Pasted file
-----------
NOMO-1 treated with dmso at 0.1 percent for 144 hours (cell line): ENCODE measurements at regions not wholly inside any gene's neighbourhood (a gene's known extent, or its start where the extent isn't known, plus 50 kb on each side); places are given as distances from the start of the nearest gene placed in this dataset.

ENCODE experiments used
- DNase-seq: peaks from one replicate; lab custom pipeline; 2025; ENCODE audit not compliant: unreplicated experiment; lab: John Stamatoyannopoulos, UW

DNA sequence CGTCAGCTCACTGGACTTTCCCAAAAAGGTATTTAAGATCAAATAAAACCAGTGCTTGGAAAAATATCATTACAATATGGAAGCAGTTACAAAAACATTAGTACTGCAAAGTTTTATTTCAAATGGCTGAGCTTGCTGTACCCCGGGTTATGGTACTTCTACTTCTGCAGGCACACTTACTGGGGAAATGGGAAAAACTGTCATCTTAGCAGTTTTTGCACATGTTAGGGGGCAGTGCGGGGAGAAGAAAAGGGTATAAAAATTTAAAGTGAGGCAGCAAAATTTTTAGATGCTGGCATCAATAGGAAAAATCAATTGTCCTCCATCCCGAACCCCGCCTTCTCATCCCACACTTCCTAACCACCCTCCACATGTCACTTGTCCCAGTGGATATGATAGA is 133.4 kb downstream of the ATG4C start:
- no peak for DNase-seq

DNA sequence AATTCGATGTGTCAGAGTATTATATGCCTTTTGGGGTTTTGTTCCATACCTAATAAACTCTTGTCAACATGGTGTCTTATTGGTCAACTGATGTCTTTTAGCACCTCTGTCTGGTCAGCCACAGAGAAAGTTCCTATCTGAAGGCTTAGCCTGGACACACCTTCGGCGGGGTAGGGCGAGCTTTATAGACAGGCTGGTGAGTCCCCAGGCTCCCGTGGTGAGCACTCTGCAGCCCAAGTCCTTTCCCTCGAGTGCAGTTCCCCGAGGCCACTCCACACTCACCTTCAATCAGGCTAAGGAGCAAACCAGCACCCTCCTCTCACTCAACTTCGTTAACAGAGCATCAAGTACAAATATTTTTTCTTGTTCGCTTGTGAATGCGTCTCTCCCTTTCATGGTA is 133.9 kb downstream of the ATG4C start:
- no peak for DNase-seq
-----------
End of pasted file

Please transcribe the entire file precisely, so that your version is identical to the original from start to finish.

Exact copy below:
NOMO-1 treated with dmso at 0.1 percent for 144 hours (cell line): ENCODE measurements at regions not wholly inside any gene's neighbourhood (a gene's known extent, or its start where the extent isn't known, plus 50 kb on each side); places are given as distances from the start of the nearest gene placed in this dataset.

ENCODE experiments used
- DNase-seq: peaks from one replicate; lab custom pipeline; 2025; ENCODE audit not compliant: unreplicated experiment; lab: John Stamatoyannopoulos, UW

DNA sequence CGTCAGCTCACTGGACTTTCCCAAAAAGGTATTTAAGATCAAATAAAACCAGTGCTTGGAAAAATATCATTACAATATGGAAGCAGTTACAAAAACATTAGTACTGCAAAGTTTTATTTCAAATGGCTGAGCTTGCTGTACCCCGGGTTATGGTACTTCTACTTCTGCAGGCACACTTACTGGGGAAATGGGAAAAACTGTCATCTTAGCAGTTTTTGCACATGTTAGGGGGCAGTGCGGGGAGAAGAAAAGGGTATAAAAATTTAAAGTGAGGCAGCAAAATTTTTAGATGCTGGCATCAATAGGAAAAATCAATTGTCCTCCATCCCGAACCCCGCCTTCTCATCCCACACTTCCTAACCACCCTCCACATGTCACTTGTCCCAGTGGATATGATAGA is 133.4 kb downstream of the ATG4C start:
- no peak for DNase-seq

DNA sequence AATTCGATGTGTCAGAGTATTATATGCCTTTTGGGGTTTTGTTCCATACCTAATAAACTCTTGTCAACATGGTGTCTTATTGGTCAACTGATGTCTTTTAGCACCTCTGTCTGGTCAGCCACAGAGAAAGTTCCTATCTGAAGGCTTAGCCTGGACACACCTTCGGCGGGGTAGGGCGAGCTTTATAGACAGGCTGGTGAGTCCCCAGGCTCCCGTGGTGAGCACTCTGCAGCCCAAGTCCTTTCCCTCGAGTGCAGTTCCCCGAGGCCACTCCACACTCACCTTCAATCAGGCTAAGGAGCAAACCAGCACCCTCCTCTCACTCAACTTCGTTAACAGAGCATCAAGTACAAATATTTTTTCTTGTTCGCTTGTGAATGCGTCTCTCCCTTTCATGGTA is 133.9 kb downstream of the ATG4C start:
- no peak for DNase-seq